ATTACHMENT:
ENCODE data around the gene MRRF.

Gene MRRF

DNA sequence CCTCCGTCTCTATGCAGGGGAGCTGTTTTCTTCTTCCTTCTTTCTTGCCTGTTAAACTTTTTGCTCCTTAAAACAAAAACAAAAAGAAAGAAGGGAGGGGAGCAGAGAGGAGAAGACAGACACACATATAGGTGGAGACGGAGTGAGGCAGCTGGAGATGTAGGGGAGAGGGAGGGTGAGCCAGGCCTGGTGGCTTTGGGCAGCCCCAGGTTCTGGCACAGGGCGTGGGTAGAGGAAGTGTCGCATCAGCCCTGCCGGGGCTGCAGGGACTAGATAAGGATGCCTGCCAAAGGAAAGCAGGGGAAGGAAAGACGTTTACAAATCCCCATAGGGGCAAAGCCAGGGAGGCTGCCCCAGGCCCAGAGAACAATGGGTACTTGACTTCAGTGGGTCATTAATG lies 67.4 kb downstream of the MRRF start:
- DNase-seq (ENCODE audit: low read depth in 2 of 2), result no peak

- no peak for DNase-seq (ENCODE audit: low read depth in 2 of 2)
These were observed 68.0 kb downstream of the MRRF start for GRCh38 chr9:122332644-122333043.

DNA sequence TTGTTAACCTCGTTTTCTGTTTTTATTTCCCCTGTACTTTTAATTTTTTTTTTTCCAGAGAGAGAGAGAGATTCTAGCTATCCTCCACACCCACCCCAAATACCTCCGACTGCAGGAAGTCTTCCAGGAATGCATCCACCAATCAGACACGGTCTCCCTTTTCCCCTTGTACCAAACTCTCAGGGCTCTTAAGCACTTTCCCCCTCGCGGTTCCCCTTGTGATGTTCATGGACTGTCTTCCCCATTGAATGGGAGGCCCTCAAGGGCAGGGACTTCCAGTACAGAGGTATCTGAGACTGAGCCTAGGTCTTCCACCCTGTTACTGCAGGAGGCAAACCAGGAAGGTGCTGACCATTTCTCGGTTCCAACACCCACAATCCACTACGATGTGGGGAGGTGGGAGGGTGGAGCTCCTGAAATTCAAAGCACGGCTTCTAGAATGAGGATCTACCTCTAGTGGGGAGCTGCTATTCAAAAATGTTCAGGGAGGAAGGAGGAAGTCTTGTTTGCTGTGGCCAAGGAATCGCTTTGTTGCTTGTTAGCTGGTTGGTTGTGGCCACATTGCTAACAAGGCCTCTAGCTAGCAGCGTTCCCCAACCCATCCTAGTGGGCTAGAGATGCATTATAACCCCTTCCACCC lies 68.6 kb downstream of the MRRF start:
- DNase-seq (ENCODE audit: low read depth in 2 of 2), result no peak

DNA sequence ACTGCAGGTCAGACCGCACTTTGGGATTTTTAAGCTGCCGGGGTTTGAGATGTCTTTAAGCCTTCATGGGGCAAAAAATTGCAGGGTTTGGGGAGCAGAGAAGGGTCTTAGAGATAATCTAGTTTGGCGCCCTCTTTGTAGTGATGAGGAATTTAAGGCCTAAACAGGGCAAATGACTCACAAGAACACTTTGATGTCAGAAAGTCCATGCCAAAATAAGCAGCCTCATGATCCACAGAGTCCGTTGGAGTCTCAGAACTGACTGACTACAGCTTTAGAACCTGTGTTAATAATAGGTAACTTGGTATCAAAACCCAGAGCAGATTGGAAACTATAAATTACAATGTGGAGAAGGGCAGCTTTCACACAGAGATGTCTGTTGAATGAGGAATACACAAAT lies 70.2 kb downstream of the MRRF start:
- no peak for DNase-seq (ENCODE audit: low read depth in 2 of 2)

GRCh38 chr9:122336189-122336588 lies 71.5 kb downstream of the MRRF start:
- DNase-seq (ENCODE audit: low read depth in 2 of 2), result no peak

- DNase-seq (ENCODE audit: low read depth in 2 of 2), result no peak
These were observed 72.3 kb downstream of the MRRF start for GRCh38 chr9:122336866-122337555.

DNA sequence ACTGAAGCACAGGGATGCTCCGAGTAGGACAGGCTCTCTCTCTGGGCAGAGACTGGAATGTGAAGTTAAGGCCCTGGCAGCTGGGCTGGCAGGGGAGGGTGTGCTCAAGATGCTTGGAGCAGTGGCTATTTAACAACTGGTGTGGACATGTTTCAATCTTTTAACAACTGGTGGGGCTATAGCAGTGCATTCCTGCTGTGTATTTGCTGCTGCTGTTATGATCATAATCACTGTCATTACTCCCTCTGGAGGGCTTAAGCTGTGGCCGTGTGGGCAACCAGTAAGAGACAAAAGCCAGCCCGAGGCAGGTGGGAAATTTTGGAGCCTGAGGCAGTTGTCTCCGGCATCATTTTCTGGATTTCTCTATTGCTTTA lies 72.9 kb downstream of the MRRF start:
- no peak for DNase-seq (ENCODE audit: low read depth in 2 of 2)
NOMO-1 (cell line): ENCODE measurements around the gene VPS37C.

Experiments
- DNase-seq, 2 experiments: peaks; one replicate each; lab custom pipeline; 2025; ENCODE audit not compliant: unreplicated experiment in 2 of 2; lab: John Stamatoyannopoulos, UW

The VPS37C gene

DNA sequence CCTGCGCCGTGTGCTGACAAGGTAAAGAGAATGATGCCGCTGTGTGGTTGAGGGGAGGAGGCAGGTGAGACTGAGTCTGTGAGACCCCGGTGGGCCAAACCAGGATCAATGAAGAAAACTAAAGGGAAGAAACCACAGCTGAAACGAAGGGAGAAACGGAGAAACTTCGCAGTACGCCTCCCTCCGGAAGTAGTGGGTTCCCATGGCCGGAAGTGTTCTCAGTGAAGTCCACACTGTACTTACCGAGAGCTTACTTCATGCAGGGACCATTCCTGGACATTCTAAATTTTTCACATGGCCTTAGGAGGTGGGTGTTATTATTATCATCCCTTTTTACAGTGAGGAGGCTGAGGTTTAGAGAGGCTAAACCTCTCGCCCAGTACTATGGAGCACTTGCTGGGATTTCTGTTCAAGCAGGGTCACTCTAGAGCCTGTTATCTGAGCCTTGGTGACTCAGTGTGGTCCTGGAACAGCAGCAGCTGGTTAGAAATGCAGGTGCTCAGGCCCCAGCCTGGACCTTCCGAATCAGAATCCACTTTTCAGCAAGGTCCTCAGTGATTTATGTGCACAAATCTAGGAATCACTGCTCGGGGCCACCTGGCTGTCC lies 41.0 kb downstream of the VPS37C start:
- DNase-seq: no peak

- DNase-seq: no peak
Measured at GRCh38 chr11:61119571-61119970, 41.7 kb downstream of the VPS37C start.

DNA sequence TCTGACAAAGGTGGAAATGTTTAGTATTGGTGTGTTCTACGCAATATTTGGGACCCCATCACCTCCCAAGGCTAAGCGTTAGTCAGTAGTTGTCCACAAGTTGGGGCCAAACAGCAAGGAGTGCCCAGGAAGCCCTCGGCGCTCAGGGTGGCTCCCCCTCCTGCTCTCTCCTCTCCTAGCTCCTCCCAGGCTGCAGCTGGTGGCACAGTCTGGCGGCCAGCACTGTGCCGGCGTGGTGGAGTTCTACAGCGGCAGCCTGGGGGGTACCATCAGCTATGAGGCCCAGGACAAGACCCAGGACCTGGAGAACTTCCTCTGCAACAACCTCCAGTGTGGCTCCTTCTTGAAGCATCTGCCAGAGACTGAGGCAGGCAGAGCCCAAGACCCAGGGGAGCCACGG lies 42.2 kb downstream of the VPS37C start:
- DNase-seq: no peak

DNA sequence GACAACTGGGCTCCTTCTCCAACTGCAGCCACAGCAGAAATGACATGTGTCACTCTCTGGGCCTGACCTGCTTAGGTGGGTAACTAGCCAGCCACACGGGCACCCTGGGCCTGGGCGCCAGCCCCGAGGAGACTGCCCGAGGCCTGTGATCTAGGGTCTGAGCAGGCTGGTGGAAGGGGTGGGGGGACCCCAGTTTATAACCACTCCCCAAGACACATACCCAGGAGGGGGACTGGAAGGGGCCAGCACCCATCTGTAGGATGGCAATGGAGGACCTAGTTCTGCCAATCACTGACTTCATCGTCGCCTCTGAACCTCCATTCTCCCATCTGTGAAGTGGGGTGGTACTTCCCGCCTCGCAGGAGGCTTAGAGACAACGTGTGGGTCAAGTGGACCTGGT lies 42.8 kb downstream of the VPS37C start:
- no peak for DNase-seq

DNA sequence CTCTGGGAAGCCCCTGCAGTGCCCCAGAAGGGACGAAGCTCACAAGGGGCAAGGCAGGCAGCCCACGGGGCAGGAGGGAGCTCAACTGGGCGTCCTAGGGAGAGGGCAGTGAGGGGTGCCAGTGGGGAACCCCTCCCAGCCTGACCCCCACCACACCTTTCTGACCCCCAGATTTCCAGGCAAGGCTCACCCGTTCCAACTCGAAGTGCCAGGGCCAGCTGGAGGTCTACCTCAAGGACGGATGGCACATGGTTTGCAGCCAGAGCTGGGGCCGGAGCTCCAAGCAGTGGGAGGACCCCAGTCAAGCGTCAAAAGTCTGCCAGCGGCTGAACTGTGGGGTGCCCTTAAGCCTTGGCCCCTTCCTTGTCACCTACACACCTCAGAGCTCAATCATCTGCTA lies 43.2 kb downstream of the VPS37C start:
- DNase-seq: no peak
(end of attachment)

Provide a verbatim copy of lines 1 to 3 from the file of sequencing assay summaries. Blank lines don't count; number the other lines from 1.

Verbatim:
ENCODE data around the gene MRRF.

Gene MRRF

DNA sequence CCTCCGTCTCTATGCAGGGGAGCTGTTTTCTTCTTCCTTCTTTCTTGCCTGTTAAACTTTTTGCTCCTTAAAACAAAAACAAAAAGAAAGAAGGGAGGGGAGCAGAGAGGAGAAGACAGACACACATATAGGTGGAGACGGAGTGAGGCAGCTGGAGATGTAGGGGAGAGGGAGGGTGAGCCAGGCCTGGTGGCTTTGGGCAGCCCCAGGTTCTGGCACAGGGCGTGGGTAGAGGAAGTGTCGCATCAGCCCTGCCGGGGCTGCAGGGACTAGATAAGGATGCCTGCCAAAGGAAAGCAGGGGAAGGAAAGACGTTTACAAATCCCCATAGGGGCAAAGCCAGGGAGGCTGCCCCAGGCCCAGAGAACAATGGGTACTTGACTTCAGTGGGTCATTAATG lies 67.4 kb downstream of the MRRF start: